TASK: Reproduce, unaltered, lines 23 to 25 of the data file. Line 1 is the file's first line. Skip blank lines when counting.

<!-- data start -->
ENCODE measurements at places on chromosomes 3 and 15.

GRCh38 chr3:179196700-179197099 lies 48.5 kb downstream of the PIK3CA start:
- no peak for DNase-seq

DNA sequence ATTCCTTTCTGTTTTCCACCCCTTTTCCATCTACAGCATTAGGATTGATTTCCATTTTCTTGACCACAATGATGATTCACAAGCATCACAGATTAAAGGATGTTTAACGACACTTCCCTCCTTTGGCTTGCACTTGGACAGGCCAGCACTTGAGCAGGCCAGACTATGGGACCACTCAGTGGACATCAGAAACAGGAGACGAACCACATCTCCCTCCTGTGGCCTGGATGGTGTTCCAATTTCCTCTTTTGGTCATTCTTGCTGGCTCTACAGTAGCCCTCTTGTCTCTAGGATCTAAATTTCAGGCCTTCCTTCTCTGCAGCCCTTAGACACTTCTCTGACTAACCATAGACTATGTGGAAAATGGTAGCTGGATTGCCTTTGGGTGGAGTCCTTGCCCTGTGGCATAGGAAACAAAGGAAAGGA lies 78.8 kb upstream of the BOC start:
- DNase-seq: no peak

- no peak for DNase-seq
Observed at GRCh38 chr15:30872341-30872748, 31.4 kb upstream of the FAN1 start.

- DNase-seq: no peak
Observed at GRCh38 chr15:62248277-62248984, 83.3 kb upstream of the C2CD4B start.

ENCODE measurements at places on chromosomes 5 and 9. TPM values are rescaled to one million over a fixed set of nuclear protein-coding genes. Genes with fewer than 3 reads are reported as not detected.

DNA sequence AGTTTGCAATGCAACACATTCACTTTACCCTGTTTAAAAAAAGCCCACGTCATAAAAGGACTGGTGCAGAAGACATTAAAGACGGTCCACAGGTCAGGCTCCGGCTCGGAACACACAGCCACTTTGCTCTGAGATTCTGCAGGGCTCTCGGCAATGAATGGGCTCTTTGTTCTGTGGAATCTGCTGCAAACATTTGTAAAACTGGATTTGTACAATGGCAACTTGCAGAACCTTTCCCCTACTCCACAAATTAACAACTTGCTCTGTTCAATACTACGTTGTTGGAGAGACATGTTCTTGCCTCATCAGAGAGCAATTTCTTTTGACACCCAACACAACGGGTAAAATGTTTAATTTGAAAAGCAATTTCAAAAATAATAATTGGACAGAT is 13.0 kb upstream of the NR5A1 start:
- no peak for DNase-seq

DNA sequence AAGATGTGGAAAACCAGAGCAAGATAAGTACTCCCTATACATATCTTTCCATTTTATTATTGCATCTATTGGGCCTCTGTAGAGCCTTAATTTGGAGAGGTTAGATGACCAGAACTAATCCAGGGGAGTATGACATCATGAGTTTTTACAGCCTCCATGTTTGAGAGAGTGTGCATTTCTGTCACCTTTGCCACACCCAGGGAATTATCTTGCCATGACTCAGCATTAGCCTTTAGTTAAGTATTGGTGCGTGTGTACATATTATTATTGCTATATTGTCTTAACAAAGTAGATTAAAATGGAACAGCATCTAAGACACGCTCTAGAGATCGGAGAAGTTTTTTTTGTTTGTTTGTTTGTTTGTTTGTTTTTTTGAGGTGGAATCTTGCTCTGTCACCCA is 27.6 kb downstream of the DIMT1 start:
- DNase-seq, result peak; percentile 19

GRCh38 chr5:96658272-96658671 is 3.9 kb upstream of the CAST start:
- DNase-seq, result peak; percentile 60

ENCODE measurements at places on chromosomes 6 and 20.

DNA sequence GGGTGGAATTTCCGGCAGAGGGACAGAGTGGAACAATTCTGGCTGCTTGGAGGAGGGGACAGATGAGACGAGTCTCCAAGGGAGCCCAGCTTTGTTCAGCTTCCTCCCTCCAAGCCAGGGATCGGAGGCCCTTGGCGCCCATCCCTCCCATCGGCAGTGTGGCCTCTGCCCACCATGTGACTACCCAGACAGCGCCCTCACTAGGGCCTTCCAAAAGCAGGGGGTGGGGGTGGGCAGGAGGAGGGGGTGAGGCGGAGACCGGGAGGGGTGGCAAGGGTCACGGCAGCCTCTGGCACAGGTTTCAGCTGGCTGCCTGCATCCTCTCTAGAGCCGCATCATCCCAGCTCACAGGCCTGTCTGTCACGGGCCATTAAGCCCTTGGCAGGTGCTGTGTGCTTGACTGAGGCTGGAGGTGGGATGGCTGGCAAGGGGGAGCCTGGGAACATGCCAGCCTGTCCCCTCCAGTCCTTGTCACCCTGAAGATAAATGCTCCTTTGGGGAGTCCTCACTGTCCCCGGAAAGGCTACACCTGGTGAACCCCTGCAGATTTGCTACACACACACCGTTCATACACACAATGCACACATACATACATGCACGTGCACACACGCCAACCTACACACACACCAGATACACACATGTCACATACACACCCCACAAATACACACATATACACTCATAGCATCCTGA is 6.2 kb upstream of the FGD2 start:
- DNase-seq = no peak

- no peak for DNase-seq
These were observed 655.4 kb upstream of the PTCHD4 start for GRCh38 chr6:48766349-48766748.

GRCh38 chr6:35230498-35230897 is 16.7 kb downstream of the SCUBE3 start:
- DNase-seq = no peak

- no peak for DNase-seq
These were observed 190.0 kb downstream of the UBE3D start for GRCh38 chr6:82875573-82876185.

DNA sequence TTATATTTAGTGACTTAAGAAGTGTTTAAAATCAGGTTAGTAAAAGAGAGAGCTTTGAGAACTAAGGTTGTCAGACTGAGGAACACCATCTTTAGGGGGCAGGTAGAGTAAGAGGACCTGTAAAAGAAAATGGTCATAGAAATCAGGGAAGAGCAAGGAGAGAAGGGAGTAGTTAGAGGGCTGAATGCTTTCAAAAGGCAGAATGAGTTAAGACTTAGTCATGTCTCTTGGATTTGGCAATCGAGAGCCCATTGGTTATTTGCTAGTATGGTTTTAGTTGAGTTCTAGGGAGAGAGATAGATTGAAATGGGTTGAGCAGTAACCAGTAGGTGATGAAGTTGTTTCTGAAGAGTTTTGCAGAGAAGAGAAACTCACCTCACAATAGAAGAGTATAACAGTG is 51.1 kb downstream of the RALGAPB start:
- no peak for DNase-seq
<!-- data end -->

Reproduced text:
- DNase-seq = no peak

- no peak for DNase-seq
These were observed 190.0 kb downstream of the UBE3D start for GRCh38 chr6:82875573-82876185.